SNDL Inc. (Nasdaq: SNDL) will wind down its Alberta operations and lay off 85 facility employees, the company announced on Monday.
The Canadian grow giant said that it would be “rightsizing” its cannabis cultivation site in Olds, Alberta, in order to focus on premium products and brands.
In a statement, SNDL said that the Valens Company Inc. deal accelerated the need to optimize and rationalize its manufacturing and operational footprint to better address market saturation and oversupply.
“We have made the difficult decision to materially reduce staffing and activity levels in Olds, Alberta, in order to improve the efficiency of our operations as one of Canada’s largest adult-use cannabis manufacturers,” SNDL CEO Zach George said.
“We estimate that more than 1 billion grams of flower are sitting in Canadian vaults today,” the CEO continued, adding that oversupply and excess capacity have resulted in “high-quality flower being widely available and sold well below the marginal cost of production.”
The company will pivot to combine its cultivation operations with Valens’ available and existing low-cost biomass procurement capabilities.
“We will be better equipped to leverage the current pricing environment to materially improve our cost of goods sold and margins,” George said. “We are taking a proactive approach with our cultivation and manufacturing strategy to evolve with the market while continuing to deliver exceptional products across a variety of product and price segments.”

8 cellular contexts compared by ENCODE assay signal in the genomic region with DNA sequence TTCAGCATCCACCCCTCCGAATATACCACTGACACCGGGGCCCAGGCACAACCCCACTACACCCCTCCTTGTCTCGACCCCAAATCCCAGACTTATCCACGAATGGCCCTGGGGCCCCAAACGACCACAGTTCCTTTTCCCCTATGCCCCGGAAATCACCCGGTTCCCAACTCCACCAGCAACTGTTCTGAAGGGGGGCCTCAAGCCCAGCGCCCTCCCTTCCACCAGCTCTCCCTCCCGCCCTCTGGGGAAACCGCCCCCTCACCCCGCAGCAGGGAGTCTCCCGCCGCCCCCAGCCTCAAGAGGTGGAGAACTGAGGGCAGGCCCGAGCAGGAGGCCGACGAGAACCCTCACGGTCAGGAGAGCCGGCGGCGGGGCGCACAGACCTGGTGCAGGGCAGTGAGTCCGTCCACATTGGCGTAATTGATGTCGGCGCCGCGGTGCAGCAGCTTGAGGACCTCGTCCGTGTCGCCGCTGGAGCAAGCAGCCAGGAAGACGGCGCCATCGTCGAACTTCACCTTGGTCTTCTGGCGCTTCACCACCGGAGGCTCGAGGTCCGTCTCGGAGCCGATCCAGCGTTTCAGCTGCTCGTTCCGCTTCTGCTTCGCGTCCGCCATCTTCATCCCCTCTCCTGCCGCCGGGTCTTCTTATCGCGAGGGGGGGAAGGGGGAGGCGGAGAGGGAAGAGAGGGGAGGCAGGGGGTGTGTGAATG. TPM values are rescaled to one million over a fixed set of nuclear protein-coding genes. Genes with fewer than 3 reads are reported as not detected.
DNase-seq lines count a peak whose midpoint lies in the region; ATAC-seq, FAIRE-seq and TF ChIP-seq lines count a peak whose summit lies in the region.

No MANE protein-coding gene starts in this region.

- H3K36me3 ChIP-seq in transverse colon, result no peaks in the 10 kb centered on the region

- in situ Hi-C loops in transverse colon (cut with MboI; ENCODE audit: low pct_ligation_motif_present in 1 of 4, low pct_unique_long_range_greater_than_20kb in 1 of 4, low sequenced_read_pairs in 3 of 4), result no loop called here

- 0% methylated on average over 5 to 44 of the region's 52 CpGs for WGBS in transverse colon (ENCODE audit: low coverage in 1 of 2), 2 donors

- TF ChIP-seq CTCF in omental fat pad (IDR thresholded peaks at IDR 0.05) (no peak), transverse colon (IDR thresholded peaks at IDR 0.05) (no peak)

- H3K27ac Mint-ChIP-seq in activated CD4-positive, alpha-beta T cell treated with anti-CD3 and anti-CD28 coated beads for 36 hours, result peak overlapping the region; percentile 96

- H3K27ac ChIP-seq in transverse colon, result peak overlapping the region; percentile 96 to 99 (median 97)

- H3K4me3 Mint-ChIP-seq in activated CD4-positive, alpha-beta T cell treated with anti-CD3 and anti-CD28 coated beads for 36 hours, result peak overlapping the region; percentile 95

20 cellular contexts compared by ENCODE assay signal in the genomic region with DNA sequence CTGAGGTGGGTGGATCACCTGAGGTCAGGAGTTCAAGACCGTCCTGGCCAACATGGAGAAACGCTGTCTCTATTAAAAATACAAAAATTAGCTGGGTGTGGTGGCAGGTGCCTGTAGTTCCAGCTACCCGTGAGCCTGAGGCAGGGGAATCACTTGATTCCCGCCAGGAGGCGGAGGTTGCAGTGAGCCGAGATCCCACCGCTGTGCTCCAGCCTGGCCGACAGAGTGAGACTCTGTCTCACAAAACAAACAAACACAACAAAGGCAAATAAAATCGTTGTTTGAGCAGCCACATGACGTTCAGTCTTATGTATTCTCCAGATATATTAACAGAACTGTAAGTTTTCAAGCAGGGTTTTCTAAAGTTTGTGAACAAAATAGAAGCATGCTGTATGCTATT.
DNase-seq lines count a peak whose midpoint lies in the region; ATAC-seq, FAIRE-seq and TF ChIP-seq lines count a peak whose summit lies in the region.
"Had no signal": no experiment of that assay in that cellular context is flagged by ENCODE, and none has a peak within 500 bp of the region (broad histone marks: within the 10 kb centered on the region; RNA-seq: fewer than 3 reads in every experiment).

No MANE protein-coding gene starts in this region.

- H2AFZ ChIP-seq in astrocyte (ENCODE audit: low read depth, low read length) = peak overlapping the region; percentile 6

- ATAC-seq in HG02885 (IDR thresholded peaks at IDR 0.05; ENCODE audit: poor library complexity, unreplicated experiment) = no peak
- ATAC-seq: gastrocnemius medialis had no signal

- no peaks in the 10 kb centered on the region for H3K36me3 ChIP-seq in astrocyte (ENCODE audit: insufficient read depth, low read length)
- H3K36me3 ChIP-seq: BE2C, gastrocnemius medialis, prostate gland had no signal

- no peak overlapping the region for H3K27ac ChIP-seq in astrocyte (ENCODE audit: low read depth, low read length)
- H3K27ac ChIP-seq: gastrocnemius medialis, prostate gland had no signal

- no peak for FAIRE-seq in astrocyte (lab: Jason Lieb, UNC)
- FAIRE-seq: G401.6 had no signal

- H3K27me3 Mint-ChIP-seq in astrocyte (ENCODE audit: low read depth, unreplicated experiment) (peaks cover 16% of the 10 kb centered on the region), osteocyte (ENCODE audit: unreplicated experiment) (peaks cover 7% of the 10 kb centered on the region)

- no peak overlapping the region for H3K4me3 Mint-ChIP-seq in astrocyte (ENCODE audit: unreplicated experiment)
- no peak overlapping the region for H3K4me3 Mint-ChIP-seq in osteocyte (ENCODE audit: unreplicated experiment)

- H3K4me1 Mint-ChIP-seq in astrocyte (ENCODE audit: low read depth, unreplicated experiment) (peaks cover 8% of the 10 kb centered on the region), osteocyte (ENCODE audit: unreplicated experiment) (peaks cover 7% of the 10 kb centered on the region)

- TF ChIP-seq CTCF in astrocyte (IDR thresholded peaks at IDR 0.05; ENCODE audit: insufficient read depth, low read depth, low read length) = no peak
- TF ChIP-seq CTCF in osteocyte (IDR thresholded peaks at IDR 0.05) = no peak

The company did not specify whether the cuts included contract, part-time, or full-time workers.
The larger phased cost savings program is expected to deliver nearly $9 million in savings in labor and operational costs. Monday’s announcement will help SNDL surpass its previously announced savings target, the company said.
SNDL expects to complete most of this transition within this year’s first quarter, and the cost savings will be immediately accretive to adjusted EBITDA.
The company said that it expects to report record net revenue and net cash when its next earnings report drops at the end of March. However, most of the sales will likely come from its alcohol sales, as SNDL also happens to be Canada’s largest private sector liquor retailer.
The company currently has 169 locations under its three retail banners: Wine and Beyond, Liquor Depot, and Ace Liquor.
To illustrate the point, gross revenue from its cannabis retail and cultivation operations cracked nearly $80 million last quarter, while its alcohol segment made the company $152.5 million during the same time.
SNDL said that customers shouldn’t see changes in the availability and quality of the company’s brands. “Through its integration and rationalization efforts, the company is assessing all assets and will continue to make decisions based on sustainable profitability.”